André Grisell's Note:
Maybe the easiest and tastiest way to make your own sauerkraut. Of course the amount can be reduced. No spices are added. The product is all natural. Raw sauerkraut is crispy and delicious compared to the canned product.
My Private Note
Units: US | Metric
- 1Discard the outer leaves of the heads of cabbage and cut them in halves or quarters.
- 2Pack them in a 30-quart plastic barrel (the ones used for homemade beer and wine are perfect).
- 3Measure the amount of water needed to cover the cabbage with a 1-inch margin.
- 4Bring that amount of water (app. 12-14 quarts) to a boil together with the salt.
- 5Let cool.
- 6Dissolve the yoghurt in the water.
- 7Add the water to the cabbage and cover. Make sure that the cabbage stays underwater by means of a weight (e.g. a plate and a (clean!) brick.
- 8Let ferment in 50-70°F Bubbles, foam and even mold may form on the surface. This is not dangerous, but has to be skimmed off regularly. The cabbage will smell foul during the fermentation process, so ventilation is preferred if stored indoors.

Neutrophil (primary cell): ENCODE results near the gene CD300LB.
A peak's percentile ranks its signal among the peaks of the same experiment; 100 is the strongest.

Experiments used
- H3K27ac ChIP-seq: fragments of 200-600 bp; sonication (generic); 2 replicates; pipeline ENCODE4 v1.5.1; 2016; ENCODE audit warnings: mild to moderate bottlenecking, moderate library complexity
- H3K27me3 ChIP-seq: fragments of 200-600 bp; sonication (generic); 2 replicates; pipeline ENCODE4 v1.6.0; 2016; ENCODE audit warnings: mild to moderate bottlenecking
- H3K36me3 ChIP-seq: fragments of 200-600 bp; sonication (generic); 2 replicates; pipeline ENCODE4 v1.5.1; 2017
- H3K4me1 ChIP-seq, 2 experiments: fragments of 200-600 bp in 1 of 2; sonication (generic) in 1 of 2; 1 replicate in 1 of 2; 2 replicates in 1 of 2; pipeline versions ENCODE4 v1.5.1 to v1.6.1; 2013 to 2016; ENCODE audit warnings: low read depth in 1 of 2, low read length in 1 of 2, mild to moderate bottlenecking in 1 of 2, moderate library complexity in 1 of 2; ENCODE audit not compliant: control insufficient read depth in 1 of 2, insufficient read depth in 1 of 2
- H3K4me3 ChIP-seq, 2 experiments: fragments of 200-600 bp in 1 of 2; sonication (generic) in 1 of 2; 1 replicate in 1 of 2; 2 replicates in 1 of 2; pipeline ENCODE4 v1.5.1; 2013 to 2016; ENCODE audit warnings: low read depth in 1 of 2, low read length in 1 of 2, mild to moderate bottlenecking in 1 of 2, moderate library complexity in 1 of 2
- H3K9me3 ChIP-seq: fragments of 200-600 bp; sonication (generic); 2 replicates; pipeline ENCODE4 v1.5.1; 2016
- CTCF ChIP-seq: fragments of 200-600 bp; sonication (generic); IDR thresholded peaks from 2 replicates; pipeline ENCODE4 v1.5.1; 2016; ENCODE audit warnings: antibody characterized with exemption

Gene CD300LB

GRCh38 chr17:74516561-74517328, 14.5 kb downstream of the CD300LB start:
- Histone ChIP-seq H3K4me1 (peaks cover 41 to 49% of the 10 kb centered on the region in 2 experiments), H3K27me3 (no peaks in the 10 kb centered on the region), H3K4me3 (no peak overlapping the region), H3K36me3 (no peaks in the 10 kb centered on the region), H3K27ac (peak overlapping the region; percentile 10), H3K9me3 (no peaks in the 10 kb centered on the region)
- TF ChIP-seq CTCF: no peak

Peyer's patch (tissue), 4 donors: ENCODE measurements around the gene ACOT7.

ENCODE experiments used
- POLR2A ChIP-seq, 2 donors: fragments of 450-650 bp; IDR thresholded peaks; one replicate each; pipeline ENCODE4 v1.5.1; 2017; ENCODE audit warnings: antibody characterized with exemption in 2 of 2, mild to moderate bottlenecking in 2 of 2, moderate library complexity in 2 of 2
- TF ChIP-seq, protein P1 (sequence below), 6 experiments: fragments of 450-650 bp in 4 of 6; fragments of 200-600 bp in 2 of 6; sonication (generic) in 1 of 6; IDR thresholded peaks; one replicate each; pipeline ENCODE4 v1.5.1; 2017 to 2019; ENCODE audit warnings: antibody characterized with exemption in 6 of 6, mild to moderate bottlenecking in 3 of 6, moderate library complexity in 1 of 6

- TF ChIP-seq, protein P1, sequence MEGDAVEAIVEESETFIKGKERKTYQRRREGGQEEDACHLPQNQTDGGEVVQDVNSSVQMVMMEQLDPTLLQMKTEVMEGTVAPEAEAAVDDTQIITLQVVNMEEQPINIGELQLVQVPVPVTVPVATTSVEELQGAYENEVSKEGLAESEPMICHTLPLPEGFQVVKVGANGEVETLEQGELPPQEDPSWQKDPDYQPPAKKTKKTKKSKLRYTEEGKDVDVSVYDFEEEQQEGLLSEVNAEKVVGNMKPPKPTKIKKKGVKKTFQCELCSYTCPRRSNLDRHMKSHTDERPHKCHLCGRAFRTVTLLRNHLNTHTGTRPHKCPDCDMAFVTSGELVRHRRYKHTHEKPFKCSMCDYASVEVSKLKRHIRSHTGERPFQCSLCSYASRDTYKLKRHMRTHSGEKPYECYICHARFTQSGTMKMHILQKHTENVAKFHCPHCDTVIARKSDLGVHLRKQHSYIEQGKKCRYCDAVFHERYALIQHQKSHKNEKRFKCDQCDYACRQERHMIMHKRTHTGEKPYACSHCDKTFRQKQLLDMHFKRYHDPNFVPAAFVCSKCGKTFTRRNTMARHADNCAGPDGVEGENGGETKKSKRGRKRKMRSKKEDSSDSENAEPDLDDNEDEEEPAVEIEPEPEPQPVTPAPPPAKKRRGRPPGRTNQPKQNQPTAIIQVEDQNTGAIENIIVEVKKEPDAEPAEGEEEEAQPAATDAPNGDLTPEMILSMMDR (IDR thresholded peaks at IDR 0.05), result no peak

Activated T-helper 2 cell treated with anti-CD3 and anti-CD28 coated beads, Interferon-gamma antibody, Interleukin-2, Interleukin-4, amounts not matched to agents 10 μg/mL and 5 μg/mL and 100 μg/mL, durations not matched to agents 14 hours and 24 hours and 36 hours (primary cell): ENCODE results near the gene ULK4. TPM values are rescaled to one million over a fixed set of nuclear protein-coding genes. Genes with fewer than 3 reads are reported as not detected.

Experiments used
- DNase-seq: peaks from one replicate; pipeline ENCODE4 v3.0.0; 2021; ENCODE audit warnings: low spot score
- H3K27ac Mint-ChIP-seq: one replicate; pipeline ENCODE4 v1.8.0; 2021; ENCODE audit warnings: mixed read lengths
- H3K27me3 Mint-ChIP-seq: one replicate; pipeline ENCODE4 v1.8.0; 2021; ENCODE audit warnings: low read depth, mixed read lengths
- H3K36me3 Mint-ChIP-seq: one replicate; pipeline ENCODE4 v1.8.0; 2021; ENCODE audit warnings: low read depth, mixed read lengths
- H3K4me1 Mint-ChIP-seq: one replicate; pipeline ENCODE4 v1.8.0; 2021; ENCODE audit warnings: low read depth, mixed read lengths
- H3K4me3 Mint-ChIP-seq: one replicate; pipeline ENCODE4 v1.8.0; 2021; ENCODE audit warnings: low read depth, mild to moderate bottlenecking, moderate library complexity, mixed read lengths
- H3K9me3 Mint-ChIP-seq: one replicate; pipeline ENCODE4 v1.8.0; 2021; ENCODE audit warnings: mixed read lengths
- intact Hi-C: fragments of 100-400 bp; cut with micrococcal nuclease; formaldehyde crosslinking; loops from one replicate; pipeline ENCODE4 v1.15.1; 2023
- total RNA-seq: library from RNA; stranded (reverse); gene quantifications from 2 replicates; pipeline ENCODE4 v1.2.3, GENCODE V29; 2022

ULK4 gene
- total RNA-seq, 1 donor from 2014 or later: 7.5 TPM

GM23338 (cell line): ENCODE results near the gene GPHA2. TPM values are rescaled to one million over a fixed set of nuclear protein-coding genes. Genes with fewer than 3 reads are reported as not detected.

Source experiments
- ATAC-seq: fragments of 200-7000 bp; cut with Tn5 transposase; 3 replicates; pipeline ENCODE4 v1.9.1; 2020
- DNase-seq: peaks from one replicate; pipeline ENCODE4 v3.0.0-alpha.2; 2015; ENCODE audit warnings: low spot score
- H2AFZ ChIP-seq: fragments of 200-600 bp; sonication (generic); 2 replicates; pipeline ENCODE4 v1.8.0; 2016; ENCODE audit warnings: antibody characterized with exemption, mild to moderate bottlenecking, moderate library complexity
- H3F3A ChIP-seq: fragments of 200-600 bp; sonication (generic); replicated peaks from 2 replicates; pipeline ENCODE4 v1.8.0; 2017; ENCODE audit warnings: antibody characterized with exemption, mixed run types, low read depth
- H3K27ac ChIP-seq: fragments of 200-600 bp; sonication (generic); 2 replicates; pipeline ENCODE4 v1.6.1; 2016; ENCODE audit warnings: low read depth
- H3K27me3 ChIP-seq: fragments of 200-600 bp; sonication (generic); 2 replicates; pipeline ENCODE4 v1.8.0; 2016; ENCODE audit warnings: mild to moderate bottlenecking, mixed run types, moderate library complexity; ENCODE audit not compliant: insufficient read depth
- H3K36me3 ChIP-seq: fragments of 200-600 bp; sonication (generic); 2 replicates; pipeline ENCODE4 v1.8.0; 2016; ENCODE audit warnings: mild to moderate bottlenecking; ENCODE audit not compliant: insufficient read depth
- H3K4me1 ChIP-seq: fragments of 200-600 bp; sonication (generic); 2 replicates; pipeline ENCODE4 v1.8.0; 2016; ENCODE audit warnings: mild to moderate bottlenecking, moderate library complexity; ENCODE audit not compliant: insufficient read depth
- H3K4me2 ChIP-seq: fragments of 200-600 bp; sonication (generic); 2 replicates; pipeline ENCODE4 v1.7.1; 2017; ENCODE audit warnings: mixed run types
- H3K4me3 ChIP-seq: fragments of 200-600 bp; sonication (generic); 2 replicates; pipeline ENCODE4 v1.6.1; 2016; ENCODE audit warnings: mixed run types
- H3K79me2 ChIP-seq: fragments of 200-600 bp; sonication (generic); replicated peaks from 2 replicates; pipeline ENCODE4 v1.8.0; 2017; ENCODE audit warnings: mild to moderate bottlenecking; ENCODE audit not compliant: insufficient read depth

- 9Taste to desired acidity. Time depends on temperature, but is usually 3-5 weeks.
- 10Save a little of the liquid to use next time. This will then serve as the start culture and replace the yoghurt. Discard the rest of the water.
- 11The sauerkraut should now be frozen to stop fermentation.
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Nutritional Facts for Homemade Sauerkraut
Serving Size: 1 (25578 g)
Servings Per Recipe: 1
- Amount Per Serving
- % Daily Value
- Calories 109.2
- Calories from Fat 5
- Total Fat 0.5 g
- Saturated Fat 0.0 g
- Cholesterol 0.0 mg
- Sodium 7421.2 mg
- Total Carbohydrate 25.3 g
- Dietary Fiber 10.4 g
- Sugars 16.2 g
- Protein 6.5 g